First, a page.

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State treasurer says Lottery helps pay down major debt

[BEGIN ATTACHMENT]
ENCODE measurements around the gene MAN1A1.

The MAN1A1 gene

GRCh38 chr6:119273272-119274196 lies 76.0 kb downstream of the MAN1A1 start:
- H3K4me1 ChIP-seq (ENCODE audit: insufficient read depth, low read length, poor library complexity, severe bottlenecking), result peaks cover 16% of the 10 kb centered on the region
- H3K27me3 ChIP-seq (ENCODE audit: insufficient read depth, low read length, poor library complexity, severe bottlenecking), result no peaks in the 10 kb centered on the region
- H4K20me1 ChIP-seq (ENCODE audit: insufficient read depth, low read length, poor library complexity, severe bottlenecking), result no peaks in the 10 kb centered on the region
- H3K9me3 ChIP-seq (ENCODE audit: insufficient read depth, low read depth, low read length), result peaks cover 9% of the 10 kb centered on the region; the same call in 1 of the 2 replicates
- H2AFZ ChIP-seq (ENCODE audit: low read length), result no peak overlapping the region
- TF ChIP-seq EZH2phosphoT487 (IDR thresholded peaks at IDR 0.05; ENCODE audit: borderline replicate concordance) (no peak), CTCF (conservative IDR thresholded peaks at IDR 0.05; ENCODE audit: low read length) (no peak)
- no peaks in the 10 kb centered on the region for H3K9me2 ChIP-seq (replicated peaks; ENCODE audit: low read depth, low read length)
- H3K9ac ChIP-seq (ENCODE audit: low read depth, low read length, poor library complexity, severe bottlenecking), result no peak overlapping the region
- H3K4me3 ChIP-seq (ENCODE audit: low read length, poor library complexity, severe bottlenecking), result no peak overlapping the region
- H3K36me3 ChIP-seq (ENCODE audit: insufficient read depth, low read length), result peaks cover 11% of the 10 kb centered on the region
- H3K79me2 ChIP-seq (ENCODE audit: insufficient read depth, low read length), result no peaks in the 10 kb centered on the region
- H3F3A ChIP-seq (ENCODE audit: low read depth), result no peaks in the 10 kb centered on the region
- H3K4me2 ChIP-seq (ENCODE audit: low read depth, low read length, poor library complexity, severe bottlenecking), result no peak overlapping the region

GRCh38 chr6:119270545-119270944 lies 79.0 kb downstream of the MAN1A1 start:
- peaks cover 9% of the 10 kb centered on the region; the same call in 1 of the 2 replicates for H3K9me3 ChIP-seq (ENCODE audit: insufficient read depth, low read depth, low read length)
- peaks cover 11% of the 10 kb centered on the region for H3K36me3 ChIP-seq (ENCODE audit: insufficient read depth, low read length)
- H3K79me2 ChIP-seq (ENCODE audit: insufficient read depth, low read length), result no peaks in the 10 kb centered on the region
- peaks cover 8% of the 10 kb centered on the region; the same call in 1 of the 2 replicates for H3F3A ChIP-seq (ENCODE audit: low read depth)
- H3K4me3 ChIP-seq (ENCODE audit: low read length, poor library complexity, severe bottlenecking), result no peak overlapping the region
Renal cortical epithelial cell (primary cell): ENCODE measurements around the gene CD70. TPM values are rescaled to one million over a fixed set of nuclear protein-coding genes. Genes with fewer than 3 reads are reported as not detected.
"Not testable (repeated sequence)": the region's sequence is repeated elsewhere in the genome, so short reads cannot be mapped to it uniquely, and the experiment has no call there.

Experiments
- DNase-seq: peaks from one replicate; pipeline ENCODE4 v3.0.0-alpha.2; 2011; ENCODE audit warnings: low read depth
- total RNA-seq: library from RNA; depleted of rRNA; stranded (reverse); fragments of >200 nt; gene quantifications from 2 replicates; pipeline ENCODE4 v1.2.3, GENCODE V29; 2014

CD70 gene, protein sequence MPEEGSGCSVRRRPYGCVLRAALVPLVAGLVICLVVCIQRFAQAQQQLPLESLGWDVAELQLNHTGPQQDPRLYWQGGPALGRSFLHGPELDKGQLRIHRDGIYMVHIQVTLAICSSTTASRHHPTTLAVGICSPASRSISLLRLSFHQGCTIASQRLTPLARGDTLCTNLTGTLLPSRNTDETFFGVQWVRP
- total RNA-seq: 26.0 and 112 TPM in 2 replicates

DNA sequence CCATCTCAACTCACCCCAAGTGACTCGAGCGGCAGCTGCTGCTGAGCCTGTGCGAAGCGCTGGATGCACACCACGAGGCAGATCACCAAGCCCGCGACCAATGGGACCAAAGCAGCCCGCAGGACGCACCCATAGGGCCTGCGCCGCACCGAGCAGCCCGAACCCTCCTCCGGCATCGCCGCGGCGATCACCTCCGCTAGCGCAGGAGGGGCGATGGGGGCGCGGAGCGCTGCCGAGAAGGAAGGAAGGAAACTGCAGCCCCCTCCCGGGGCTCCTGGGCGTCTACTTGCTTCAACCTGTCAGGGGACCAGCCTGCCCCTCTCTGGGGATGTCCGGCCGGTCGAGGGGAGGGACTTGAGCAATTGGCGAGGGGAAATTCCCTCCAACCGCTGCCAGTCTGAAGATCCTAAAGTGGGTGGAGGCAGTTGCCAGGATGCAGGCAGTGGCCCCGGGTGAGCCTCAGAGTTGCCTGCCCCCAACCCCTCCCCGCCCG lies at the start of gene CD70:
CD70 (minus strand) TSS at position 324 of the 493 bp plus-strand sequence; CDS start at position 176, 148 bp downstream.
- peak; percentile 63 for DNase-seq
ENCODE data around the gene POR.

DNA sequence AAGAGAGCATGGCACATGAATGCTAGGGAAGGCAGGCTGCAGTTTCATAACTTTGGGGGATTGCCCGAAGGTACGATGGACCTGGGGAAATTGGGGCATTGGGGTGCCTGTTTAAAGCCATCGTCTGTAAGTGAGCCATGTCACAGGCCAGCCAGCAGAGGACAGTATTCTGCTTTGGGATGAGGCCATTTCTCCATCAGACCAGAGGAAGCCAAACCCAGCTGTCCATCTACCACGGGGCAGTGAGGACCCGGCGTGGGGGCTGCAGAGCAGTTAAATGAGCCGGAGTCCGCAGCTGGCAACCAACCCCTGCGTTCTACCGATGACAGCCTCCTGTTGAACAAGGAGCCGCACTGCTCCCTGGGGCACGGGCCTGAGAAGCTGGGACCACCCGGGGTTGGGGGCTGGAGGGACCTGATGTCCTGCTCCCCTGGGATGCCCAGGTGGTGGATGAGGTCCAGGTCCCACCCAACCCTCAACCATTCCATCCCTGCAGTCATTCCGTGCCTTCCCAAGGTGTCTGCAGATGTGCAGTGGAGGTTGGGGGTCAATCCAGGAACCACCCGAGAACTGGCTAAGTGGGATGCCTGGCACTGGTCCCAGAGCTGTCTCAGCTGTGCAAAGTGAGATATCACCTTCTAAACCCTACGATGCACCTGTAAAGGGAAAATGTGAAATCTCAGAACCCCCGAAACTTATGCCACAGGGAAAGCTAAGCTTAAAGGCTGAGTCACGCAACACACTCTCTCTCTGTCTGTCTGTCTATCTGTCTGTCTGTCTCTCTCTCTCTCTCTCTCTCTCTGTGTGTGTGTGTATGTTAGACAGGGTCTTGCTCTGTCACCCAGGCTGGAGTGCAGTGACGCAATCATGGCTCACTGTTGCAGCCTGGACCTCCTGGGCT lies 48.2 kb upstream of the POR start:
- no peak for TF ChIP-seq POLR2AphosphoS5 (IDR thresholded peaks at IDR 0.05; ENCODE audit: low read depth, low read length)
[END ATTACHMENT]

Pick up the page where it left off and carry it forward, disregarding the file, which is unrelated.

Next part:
DANVERS – Keep on gamblin’. Proceeds from the Lottery help the state pay its bills and provide funds for cash-strapped cities and towns.That advice was delivered Wednesday by State Treasurer Tim Cahill, who outlined the accomplishments of his office to an audience at Sheraton Ferncroft Hotel, where the North Shore Chamber of Commerce hosted an Economic & Public Policy Breakfast Forum.According to Cahill, the Lottery generated $3.7 billion in local aid during the past four years since he was elected treasurer. But the buzz over $1 million jackpots is no longer sufficient to titillate the gaming public. As a result, Lottery product sales are down by two percent over the past two years.Lottery officials are looking for ways to attract the casual player in an effort to increase revenues, he said, adding, “Two percent doesn’t sound like a lot of money, but if we don’t make that up, it will come out of the coffers of cities and towns.”The Lottery hauled in $4.5 billion last year from Keno, charitable gambling events and an array of more than 30 scratch tickets. Per capita, Massachusetts was unrivaled for how much people spent on state-sponsored gambling. Still, it wasn’t enough to pay the bills in a state where transportation costs have soared astronomically, mostly due to construction of the Big Dig highway and tunnel project.”We’re trying to broaden our appeal,” said Cahill, explaining that while a $200 million jackpot will generate ticket sales, a more modest amount will not. “People just don’t react as they once did to a $70 million jackpot.”Comparing the Lottery to Dunkin’ Donuts, he explained that the state office, which has 400 employees, does not sell its own products but depends on vendors to act as agents. Vendors keep 5 percent of the sales, which annually amount to about $35,000 per store. It can prove a profitable association. For example, Ted’s Mobil in Methuen sold $13 million in Lottery products last year, he said.Cahill acknowledged that not everyone approves of the state’s role in fostering gambling. However, as an elected politician, he has declined to enter the fray, stating only that the Lottery was established in the 1970s to offset rising property taxes.The treasurer, who lives in Quincy where he served six years as a city councilor, said his office has helped rescue the state from dire financial straits, but plenty of obstacles still exist.Besides the Lottery, the treasurer’s office devotes the bulk of its resources to overseeing state pension funds and assisting communities with school construction, he said.Some towns and cities have been unable to secure a healthy return on their investments. In such cases, the state should take over management of those assets, as the governor has proposed, Cahill said.The state investment fund overseen by Cahill’s office totaled $26 billion in January 2003, but has grown to $47 billion as of February 2007. “As our assets have gone up, our risk has gone down,” he said. “We all slept when the market crashed in February.”Cahill said his office has been criticized for making risky investments with pension funds. Those days are over, he said.”Our system is closer to being totally funded today that it has ever been,” he said, claiming 80 percent is far better than the 20-percent funding level of 20 years ago. “In the past three years, we out-performed most public pension funds.”The state pensions belong to 51,000 retirees and more than 88,000 state employees, including teachers.Throughout his presentation, Cahill made repeated references to the media, claiming journalists only report the bad news from his office. “You don’t read about the good things happening,” he said, citing for example the school construction reimbursement program formerly run by the state Department of Education and now overseen by his office as part of a special trust created by the Legislature.”When we took over, there were 420 schools on the waiting list. Another 700 schools were already in the pipeline,

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